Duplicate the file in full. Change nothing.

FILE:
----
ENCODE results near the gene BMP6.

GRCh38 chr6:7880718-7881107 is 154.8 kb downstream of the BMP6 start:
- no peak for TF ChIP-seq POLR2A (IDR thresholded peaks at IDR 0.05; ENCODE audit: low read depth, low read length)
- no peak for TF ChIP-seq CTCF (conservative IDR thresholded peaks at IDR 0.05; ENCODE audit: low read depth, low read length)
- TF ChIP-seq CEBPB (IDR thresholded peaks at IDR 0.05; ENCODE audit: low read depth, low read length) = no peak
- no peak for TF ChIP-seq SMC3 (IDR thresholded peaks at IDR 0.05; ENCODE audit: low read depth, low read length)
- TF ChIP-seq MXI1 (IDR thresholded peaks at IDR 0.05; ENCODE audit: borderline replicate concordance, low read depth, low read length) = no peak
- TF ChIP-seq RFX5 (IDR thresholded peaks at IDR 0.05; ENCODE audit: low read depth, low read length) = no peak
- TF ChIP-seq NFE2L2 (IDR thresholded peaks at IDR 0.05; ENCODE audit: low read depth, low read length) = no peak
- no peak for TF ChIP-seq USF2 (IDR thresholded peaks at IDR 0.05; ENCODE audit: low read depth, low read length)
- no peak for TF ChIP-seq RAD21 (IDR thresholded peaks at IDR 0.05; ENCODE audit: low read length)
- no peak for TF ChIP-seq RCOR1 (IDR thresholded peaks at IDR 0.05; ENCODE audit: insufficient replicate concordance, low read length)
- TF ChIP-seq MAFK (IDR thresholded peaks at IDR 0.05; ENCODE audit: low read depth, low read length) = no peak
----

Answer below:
ENCODE results near the gene BMP6.

GRCh38 chr6:7880718-7881107 is 154.8 kb downstream of the BMP6 start:
- no peak for TF ChIP-seq POLR2A (IDR thresholded peaks at IDR 0.05; ENCODE audit: low read depth, low read length)
- no peak for TF ChIP-seq CTCF (conservative IDR thresholded peaks at IDR 0.05; ENCODE audit: low read depth, low read length)
- TF ChIP-seq CEBPB (IDR thresholded peaks at IDR 0.05; ENCODE audit: low read depth, low read length) = no peak
- no peak for TF ChIP-seq SMC3 (IDR thresholded peaks at IDR 0.05; ENCODE audit: low read depth, low read length)
- TF ChIP-seq MXI1 (IDR thresholded peaks at IDR 0.05; ENCODE audit: borderline replicate concordance, low read depth, low read length) = no peak
- TF ChIP-seq RFX5 (IDR thresholded peaks at IDR 0.05; ENCODE audit: low read depth, low read length) = no peak
- TF ChIP-seq NFE2L2 (IDR thresholded peaks at IDR 0.05; ENCODE audit: low read depth, low read length) = no peak
- no peak for TF ChIP-seq USF2 (IDR thresholded peaks at IDR 0.05; ENCODE audit: low read depth, low read length)
- no peak for TF ChIP-seq RAD21 (IDR thresholded peaks at IDR 0.05; ENCODE audit: low read length)
- no peak for TF ChIP-seq RCOR1 (IDR thresholded peaks at IDR 0.05; ENCODE audit: insufficient replicate concordance, low read length)
- TF ChIP-seq MAFK (IDR thresholded peaks at IDR 0.05; ENCODE audit: low read depth, low read length) = no peak